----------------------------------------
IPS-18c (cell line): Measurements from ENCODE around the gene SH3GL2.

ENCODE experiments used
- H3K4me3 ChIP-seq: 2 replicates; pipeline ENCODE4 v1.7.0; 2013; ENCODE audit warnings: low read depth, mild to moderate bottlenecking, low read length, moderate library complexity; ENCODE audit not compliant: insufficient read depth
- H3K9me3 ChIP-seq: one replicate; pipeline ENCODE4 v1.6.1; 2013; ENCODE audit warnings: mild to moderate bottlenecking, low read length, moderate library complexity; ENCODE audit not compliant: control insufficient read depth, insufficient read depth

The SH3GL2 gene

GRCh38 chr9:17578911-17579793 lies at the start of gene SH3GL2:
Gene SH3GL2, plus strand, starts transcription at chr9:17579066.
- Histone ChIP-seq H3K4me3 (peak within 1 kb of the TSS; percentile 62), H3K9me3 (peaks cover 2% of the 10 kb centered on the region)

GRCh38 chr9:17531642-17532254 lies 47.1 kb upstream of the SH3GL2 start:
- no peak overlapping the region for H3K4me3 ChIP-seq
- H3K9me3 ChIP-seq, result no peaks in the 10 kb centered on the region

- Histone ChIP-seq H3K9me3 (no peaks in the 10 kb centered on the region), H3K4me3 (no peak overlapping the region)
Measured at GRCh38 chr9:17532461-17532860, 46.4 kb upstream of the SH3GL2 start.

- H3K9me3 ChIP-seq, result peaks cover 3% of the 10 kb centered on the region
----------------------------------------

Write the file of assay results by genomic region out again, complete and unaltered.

IPS-18c (cell line): Measurements from ENCODE around the gene SH3GL2.

ENCODE experiments used
- H3K4me3 ChIP-seq: 2 replicates; pipeline ENCODE4 v1.7.0; 2013; ENCODE audit warnings: low read depth, mild to moderate bottlenecking, low read length, moderate library complexity; ENCODE audit not compliant: insufficient read depth
- H3K9me3 ChIP-seq: one replicate; pipeline ENCODE4 v1.6.1; 2013; ENCODE audit warnings: mild to moderate bottlenecking, low read length, moderate library complexity; ENCODE audit not compliant: control insufficient read depth, insufficient read depth

The SH3GL2 gene

GRCh38 chr9:17578911-17579793 lies at the start of gene SH3GL2:
Gene SH3GL2, plus strand, starts transcription at chr9:17579066.
- Histone ChIP-seq H3K4me3 (peak within 1 kb of the TSS; percentile 62), H3K9me3 (peaks cover 2% of the 10 kb centered on the region)

GRCh38 chr9:17531642-17532254 lies 47.1 kb upstream of the SH3GL2 start:
- no peak overlapping the region for H3K4me3 ChIP-seq
- H3K9me3 ChIP-seq, result no peaks in the 10 kb centered on the region

- Histone ChIP-seq H3K9me3 (no peaks in the 10 kb centered on the region), H3K4me3 (no peak overlapping the region)
Measured at GRCh38 chr9:17532461-17532860, 46.4 kb upstream of the SH3GL2 start.

- H3K9me3 ChIP-seq, result peaks cover 3% of the 10 kb centered on the region